“While I am proud of the longstanding commitment to social justice at UMass, even here, the barriers to racial equity and justice are real, whether subtle or overtly threatening. We can break down these barriers: each one of us has the power to become an agent of change. By working to see our own biases, by undoing structural barriers, by identifying our shared humanity, we strengthen our ability to challenge racism in ourselves, our university, and beyond. As we begin Black History Month, let us use this time of celebration to reaffirm our continued commitment to creating a campus, a country, and a world defined by racial justice for all.”
This quote comes from an email Chancellor Kumble Subbaswamy sent to the UMass community on February 2nd. On the second day of Black History Month, the face of this institution chose language that on the surface reflects progress, but the reality is something different. UMass has never shown this much interest in addressing institutional racism beforehand, and it is only because of the pressure they received last semester and the previous ones that they do so. Put simply, UMass does not, never has, nor ever will care about Black people.
I have said it repeatedly, and I will continue to say it. Time and again the Chancellor has had the opportunity to go after the systemic issues that disproportionately affect Black people, yet he refuses to. What “continued commitment”? In my almost four years here I haven’t seen any sustained efforts from the administration to not only prevent racist acts from occurring, but also to ensure that students have access to the resources necessary in the aftermath of these acts. Where is the mentioning of the Black Advisory Council, one of its goals being to make campus truly equitable for Black people? What about the W. E. B. Du Bois Department of African-American Studies, that has had its resources cut by the administration year after year and continues to be a space for Black students on campus? Why not highlight the work various Black orgs have been doing to support each other? What about the RJC demands that remain largely on paper, waiting to be implemented? If he truly cared about Black people the chancellor would take action and ensure there are things in place that are built to last, instead of giving lip service every year that goes nowhere.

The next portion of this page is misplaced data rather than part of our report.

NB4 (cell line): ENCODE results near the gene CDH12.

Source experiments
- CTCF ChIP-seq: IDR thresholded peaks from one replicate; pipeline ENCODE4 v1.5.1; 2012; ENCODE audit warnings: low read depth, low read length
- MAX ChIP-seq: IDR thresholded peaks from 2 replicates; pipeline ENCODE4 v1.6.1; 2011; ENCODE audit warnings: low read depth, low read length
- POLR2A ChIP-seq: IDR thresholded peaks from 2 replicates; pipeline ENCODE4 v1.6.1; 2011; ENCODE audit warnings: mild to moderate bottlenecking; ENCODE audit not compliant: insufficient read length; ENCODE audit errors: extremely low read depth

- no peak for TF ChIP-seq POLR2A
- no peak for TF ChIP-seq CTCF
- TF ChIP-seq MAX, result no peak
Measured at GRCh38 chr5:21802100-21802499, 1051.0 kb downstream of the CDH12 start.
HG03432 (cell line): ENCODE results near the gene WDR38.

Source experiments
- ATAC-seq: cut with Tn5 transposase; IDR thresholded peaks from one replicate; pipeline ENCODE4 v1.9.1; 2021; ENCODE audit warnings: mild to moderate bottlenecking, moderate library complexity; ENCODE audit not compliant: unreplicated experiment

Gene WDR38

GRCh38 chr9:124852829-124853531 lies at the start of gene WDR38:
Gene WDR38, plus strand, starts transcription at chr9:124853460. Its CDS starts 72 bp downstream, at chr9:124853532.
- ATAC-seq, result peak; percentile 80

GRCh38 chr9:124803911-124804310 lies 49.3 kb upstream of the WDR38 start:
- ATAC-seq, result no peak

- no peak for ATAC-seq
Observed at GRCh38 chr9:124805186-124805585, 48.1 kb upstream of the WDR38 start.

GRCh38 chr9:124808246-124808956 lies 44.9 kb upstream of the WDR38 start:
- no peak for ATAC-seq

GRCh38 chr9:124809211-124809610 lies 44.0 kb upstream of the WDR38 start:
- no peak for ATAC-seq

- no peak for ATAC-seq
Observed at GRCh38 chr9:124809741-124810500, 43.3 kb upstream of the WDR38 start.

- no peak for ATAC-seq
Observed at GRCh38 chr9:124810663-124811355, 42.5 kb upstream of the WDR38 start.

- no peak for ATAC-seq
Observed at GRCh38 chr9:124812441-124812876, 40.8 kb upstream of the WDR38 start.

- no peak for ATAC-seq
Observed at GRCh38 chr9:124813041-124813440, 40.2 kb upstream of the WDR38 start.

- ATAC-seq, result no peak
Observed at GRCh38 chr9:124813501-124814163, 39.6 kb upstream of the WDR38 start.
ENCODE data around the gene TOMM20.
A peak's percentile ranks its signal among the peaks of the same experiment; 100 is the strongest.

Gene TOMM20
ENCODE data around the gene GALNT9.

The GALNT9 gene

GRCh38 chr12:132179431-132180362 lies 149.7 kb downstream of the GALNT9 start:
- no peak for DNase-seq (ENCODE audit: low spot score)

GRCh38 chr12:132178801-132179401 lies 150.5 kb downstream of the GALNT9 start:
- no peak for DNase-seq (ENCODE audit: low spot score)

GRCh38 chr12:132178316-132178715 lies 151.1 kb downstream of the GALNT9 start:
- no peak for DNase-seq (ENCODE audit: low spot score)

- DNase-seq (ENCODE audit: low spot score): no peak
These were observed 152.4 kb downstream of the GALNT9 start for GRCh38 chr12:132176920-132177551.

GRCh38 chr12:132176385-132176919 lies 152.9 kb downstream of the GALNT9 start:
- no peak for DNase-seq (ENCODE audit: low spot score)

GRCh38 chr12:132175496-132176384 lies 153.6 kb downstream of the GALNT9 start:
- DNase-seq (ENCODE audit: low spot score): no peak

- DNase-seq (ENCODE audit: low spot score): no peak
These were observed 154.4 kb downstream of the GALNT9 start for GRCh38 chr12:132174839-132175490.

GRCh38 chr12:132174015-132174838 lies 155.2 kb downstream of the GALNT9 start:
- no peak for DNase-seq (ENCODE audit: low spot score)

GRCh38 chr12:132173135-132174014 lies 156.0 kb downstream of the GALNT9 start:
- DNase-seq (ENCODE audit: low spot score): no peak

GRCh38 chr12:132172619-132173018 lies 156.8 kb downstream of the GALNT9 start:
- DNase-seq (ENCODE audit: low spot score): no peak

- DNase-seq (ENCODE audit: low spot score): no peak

Pay Black student workers what we deserve. Implement the RJC demands. Give Black RSOs the funds and spaces necessary to host community-building events. Hire Black faculty and staff across the board, reinvest in African-American Studies. There are so many things that can be done, and yet they won’t because Black Lives don’t Matter at UMass. Have they ever? Honestly, no. Black people have had to constantly fight (still do) to be heard, respected, seen, and more. Yet those in power refuse to come to the table, choosing to allow racist incidents to happen in order to protect their bottom lines.